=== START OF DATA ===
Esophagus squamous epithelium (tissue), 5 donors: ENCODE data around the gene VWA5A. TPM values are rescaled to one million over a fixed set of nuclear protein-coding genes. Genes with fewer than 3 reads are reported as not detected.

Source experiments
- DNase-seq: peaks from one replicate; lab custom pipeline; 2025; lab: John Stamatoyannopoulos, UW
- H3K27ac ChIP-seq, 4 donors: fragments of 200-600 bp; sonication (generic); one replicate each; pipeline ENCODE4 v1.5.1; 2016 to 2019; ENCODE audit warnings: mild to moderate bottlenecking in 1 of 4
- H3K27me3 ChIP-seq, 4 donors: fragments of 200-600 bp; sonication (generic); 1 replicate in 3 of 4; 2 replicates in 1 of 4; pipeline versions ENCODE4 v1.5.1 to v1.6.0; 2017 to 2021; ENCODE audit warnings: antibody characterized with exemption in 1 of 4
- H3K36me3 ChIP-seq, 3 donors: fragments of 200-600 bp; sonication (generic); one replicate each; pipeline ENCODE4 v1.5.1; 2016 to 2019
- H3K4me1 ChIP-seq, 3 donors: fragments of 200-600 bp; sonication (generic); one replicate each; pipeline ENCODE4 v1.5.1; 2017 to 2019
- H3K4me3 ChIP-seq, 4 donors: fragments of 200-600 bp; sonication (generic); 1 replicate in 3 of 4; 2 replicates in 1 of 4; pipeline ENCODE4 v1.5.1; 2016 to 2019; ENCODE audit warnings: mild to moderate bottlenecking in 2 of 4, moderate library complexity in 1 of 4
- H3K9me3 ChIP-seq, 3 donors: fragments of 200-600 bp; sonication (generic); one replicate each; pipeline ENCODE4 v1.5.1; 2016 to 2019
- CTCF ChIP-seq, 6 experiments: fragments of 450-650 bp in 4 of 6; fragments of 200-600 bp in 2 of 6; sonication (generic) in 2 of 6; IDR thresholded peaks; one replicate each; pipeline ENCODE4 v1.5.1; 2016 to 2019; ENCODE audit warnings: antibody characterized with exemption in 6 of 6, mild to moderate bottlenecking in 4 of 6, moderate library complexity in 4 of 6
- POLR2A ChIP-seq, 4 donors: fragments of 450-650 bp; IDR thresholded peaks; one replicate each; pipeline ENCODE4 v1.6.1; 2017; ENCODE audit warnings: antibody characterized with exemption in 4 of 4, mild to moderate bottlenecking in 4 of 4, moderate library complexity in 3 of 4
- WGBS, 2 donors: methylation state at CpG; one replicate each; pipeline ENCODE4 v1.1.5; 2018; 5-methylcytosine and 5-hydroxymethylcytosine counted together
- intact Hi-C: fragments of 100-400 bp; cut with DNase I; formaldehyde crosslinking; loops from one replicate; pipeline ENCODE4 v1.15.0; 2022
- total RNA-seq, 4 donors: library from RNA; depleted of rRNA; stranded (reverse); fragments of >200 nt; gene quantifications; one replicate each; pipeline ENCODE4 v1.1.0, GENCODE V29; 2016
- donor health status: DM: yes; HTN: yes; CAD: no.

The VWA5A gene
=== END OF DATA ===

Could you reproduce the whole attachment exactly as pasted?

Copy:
Esophagus squamous epithelium (tissue), 5 donors: ENCODE data around the gene VWA5A. TPM values are rescaled to one million over a fixed set of nuclear protein-coding genes. Genes with fewer than 3 reads are reported as not detected.

Source experiments
- DNase-seq: peaks from one replicate; lab custom pipeline; 2025; lab: John Stamatoyannopoulos, UW
- H3K27ac ChIP-seq, 4 donors: fragments of 200-600 bp; sonication (generic); one replicate each; pipeline ENCODE4 v1.5.1; 2016 to 2019; ENCODE audit warnings: mild to moderate bottlenecking in 1 of 4
- H3K27me3 ChIP-seq, 4 donors: fragments of 200-600 bp; sonication (generic); 1 replicate in 3 of 4; 2 replicates in 1 of 4; pipeline versions ENCODE4 v1.5.1 to v1.6.0; 2017 to 2021; ENCODE audit warnings: antibody characterized with exemption in 1 of 4
- H3K36me3 ChIP-seq, 3 donors: fragments of 200-600 bp; sonication (generic); one replicate each; pipeline ENCODE4 v1.5.1; 2016 to 2019
- H3K4me1 ChIP-seq, 3 donors: fragments of 200-600 bp; sonication (generic); one replicate each; pipeline ENCODE4 v1.5.1; 2017 to 2019
- H3K4me3 ChIP-seq, 4 donors: fragments of 200-600 bp; sonication (generic); 1 replicate in 3 of 4; 2 replicates in 1 of 4; pipeline ENCODE4 v1.5.1; 2016 to 2019; ENCODE audit warnings: mild to moderate bottlenecking in 2 of 4, moderate library complexity in 1 of 4
- H3K9me3 ChIP-seq, 3 donors: fragments of 200-600 bp; sonication (generic); one replicate each; pipeline ENCODE4 v1.5.1; 2016 to 2019
- CTCF ChIP-seq, 6 experiments: fragments of 450-650 bp in 4 of 6; fragments of 200-600 bp in 2 of 6; sonication (generic) in 2 of 6; IDR thresholded peaks; one replicate each; pipeline ENCODE4 v1.5.1; 2016 to 2019; ENCODE audit warnings: antibody characterized with exemption in 6 of 6, mild to moderate bottlenecking in 4 of 6, moderate library complexity in 4 of 6
- POLR2A ChIP-seq, 4 donors: fragments of 450-650 bp; IDR thresholded peaks; one replicate each; pipeline ENCODE4 v1.6.1; 2017; ENCODE audit warnings: antibody characterized with exemption in 4 of 4, mild to moderate bottlenecking in 4 of 4, moderate library complexity in 3 of 4
- WGBS, 2 donors: methylation state at CpG; one replicate each; pipeline ENCODE4 v1.1.5; 2018; 5-methylcytosine and 5-hydroxymethylcytosine counted together
- intact Hi-C: fragments of 100-400 bp; cut with DNase I; formaldehyde crosslinking; loops from one replicate; pipeline ENCODE4 v1.15.0; 2022
- total RNA-seq, 4 donors: library from RNA; depleted of rRNA; stranded (reverse); fragments of >200 nt; gene quantifications; one replicate each; pipeline ENCODE4 v1.1.0, GENCODE V29; 2016
- donor health status: DM: yes; HTN: yes; CAD: no.

The VWA5A gene